Ema Photo: Courtesy of Sundance Institute
Ema, Film4 on Demand
Chilean director Pablo Larraín takes a step towards the experimental with this visually arresting tale of a dancer who, after an adoption she makes with her choreographer husband goes awry, begins to go to extraordinary lengths to get the boy back. Larraín has long had an interest in the amorality of anti-heroes, explored by the likes of Post Mortem and Tony Manero, and here it is Ema (Mariana Di Girolamo, an up-and-coming name to watch), who seems to be trying on roles for size - both maternal and otherwise - while playing to a set of rules only she is privy to. The intensity of Di Girolamo's performance is matched by the film's colour palette, which features seething suns and flamethrowers that split the sky with sulphurous yellow. Look out for Di Girolamo in upcoming film La Veronica, another anti-hero role which sees her character trying on personas for sport and which just shared the best Feature Debut prize at Tallinn. Read our full review of Ema.
Education, BBC1, 9pm, Sunday, December 13
Anne-Katrin Titze writes: Storytelling and history let us understand who we are and who we can be. Science and legends, outer space and the inner realm of the imagination don’t contradict each other. Deliberate dulling of the spirit of a child is a crime. As Simeon in Alex Wheatle (episode 4 of the Small Axe anthology) points out: “You have to supplement what they teach you, by teaching yourself. You have to unlearn what you have learned.” In Education, the fifth and final 2020 film of the Small Axe anthology, Steve McQueen builds his scathing criticism of the 1970s British school system in layers. “These are the stars of Andromeda!” 12-year-old Kingsley Smith (Kenyah Sandy) visits the planetarium with his class and knows then and there that he wants to become an astronaut. In school, they read John Steinbeck’s Great Depression novella Of Mice and Men. When it is Kingsley’s turn, he remains silent. He is called a “big blockhead” by his teacher (Sam Fourness) and his mainly white classmates laugh. Kingsley’s mother Agnes (Sharlene Whyte) is informed that it would be best to send him to a “special school.” The warning signs mount and the small axes are powerfully set in motion. Help shows up for Kingsley at his “special school” in the form of Hazel Lewis (Naomi Ackie), a spy to check out what is really going on. She is a psychologist and part of a group of West Indian women intent to change the unfair system. Lydia Thomas (Josette Simon) arrives unannounced at the Smith household determined to open their eyes to the peril at play for their son. Education is a film about strong, formidable performances by women whose characters take on the systemic wrongs and grinding injustices imposed upon the children in their community. Read our full review.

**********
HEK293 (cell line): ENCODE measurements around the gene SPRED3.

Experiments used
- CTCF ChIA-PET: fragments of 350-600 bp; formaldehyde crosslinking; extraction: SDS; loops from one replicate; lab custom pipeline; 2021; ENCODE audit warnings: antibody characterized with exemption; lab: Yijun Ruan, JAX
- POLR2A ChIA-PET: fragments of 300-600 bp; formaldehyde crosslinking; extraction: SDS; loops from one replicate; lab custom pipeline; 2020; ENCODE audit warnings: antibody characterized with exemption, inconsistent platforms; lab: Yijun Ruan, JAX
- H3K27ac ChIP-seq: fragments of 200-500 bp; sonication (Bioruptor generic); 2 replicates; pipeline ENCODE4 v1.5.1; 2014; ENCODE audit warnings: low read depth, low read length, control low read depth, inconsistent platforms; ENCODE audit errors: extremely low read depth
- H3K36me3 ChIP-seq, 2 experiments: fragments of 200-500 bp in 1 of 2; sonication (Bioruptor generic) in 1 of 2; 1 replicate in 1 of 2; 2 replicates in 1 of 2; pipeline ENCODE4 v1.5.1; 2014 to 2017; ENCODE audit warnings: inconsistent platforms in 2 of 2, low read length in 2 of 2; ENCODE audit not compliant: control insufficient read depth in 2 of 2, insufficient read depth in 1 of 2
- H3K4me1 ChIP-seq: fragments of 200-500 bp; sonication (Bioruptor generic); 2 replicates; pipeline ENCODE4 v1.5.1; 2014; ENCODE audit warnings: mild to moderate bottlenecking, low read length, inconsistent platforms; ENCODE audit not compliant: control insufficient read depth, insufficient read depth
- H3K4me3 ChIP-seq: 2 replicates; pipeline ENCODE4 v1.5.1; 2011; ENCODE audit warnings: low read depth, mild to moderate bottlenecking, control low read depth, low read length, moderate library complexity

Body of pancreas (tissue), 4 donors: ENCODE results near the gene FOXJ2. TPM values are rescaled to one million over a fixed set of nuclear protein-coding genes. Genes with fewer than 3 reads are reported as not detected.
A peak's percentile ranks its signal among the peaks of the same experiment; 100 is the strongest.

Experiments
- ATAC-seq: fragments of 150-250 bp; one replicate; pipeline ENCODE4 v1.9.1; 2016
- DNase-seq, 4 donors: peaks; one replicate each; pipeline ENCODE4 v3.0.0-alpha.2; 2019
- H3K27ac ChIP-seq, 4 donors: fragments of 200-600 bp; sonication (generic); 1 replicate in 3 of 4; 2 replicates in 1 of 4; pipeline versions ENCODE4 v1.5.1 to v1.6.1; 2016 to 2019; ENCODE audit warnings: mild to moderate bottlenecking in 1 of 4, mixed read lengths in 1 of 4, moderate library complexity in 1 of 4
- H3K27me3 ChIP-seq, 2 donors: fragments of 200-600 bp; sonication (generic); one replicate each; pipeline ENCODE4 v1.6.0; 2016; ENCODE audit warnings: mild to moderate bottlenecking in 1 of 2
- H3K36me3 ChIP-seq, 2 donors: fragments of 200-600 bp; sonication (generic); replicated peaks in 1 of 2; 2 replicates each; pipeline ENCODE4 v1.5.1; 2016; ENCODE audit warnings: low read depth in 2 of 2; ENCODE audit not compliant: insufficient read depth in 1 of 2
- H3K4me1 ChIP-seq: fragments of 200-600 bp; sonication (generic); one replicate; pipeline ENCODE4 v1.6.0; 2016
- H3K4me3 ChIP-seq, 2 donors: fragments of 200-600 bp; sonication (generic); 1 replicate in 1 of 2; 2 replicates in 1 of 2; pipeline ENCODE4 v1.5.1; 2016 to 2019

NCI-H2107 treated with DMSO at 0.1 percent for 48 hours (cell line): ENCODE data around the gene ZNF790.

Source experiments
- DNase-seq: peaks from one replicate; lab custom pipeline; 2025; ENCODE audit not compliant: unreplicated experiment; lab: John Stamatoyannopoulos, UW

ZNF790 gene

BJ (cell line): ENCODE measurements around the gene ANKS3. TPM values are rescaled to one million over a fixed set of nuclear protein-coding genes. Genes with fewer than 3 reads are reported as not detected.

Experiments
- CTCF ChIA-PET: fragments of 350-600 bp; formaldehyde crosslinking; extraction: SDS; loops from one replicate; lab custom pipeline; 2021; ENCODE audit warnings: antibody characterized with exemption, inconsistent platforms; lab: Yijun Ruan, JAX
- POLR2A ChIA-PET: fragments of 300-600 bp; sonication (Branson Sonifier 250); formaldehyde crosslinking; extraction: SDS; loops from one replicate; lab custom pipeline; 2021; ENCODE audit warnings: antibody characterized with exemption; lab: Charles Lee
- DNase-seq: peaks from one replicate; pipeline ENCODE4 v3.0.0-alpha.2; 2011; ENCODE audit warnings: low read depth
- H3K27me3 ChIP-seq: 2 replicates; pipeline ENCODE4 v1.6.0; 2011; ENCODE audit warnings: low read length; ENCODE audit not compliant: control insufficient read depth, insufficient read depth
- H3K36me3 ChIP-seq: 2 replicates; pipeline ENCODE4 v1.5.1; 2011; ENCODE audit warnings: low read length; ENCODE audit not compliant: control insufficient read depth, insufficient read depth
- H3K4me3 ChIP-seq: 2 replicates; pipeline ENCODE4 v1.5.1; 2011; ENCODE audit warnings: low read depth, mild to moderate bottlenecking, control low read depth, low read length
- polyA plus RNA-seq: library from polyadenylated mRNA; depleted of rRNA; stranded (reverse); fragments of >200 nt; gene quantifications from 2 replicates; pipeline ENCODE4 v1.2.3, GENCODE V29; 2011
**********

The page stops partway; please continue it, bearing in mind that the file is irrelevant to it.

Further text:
Addicted To Sheep, BBC iPlayer until January 5
If you enjoyed our Streaming Spotlight on films set down on the farm last week, then don't miss this immersive documentary about sheep farming family The Hutchinsons - although it's a shame it has been cut down from feature length for its TV slot. Documentarian Magali Pettier follows the family and their beloved Swaledale sheep through the seasons, falling into the rhythms of work and play and finding joy in the children's voices and opinions as well as the experiences of the adults. Read our full review.